Ukraine struggles to restore power after Russian strikes leave ‘vast majority’ of people without electricity

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Kyiv, Ukraine

Ukraine raced to restore power throughout the country on Thursday, the next day Russia sent one new barrage of missiles to target critical infrastructureresulting in the temporary shutdown of most of its power plants and leaving the “vast majority” of people without electricity.

National energy company Ukrenergo said the work “took longer than after previous attacks” because Wednesday’s attack targeted power generation facilities and caused a “systemic incident.”

By Thursday afternoon, electricity had been restored to “all regions,” but individual households were still being “gradually connected to the grid,” Kyrylo Tymoshenko, an official in President Volodymyr Zelensky’s office, said on Telegram.

The Ukrainian armed forces said 70 Russian missiles were fired Wednesday afternoon and 51 shot down, along with five attack drones.

The attack killed at least 10 people, including a teenage girl, and “led to the temporary shutdown of all nuclear power plants and most thermal and hydroelectric plants,” the energy ministry said. It left large parts of the country without power, with knock-on effects on heating, water supply and internet access in some areas.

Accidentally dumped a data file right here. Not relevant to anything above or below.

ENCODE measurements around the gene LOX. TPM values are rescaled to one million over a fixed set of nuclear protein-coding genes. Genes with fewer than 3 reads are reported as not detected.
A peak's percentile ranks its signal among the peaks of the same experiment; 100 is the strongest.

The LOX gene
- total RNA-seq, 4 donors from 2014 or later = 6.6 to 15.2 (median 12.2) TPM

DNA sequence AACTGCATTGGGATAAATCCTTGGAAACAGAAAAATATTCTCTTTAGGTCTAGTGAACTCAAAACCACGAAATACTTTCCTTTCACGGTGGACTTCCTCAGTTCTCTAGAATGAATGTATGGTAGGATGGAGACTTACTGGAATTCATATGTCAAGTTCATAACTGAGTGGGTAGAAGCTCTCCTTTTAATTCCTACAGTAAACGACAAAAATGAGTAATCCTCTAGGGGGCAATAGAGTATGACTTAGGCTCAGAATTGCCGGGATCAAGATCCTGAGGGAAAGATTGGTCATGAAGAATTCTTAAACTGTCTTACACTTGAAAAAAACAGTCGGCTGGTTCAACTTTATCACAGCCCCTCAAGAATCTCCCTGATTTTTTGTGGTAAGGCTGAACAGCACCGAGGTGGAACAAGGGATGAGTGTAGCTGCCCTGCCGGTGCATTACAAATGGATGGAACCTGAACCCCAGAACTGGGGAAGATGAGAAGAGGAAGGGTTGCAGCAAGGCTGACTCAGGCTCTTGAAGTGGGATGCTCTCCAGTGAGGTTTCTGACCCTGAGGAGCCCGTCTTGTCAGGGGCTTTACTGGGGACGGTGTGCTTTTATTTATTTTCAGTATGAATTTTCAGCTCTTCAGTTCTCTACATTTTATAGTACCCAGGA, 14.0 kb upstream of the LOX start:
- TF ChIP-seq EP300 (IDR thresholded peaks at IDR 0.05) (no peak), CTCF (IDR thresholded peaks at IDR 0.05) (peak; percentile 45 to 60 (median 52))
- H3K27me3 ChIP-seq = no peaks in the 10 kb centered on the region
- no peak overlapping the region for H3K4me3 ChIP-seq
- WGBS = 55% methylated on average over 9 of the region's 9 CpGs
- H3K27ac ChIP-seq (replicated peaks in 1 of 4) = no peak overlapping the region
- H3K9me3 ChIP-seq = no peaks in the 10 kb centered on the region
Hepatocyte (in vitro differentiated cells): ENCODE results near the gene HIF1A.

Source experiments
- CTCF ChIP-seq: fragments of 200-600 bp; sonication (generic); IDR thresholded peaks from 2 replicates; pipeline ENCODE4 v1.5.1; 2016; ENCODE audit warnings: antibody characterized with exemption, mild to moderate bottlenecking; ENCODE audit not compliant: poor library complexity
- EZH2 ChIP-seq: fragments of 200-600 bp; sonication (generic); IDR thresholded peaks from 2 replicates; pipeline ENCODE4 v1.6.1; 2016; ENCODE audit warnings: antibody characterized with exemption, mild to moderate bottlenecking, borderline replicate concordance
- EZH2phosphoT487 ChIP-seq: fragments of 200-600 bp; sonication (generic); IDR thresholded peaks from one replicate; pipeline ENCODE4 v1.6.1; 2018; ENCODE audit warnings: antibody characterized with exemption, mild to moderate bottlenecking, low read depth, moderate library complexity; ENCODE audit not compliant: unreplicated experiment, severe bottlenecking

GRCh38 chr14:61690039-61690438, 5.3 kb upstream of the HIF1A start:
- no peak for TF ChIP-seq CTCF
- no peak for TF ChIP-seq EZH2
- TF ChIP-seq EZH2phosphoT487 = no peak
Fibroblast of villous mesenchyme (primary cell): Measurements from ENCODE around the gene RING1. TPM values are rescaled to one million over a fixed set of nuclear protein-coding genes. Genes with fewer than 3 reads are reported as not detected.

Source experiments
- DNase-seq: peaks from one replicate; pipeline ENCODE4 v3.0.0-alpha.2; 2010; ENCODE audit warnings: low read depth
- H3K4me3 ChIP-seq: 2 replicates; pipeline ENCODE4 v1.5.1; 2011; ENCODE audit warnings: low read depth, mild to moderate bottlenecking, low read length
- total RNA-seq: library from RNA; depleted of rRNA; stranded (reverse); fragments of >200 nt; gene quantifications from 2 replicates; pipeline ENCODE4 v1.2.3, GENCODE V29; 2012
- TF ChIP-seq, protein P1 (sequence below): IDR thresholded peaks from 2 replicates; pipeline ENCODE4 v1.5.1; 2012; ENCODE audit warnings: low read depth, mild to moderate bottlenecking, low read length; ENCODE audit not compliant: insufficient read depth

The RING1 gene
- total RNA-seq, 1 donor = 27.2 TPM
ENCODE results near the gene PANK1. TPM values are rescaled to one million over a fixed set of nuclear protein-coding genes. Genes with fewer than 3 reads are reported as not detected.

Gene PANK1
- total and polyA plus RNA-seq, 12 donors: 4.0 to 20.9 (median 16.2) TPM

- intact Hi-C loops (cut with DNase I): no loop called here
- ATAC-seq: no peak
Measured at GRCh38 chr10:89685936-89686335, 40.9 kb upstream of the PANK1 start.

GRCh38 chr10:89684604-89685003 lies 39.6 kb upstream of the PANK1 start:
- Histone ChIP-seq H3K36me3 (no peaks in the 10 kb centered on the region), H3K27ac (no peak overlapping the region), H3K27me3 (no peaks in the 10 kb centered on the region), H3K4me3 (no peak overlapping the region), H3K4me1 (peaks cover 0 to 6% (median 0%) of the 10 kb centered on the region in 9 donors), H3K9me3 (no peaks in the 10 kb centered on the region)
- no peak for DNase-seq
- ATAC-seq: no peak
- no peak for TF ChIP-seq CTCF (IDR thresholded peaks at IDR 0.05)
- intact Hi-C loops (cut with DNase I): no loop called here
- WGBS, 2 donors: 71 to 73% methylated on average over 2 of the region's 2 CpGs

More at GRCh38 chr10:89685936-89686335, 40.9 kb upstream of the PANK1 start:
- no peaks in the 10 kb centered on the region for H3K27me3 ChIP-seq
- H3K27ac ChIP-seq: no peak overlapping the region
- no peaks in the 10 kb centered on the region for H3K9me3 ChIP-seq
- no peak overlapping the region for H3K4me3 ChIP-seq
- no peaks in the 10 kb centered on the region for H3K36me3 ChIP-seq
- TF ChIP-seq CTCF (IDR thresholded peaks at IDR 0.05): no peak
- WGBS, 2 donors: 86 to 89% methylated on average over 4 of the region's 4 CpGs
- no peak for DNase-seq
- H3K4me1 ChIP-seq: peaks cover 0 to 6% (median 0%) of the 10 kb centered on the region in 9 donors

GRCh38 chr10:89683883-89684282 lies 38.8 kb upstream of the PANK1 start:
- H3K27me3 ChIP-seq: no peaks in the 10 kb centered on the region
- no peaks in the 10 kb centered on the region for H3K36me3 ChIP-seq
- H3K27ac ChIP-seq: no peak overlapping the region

Wednesday was the first time that Ukraine’s four nuclear power plants was simultaneously shut down for 40 years, the head of state nuclear energy company Energoatom said in a statement. Petro Kotin said it was a precautionary measure and he expected them to be restored by Thursday evening. The three fully functioning facilities in Ukrainian hands – the occupied Zaporizhzhia the plant has not been operational since September – would help supply electricity to the national grid, he said.

Ukraine is heavily dependent on nuclear energy, according to the World Nuclear Association. It has 15 reactors at four plants that, before Russia’s full-scale invasion in February, generated about half of its electricity.

Russia has turned its attention to destroying energy infrastructure in Ukraine ahead of the bitter winter season, and successive waves of strikes have left much of the country facing rolling blackouts.

A photo shows Lviv's city center without electricity after critical civilian infrastructure was hit by Russian missile strikes on November 23, 2022.

Local residents charge their devices, use internet connection and warm up in a shelter in Kiev on November 24, 2022.

Wednesday’s strike caused chaos across the country, with the capital Kiev, the western city of Lviv and the entire Odesa region in darkness.

People who had sought shelter from the airstrikes in the capital left bunkers to find their homes without power and tried to find somewhere to spend the night with friends or family. One in four homes in the city was still without power Thursday morning. While water supply had been restored to all districts by mid-afternoon, it was still not operating at full capacity, with those in high-rise buildings experiencing low water pressure, Mayor Vitalii Klitschko said.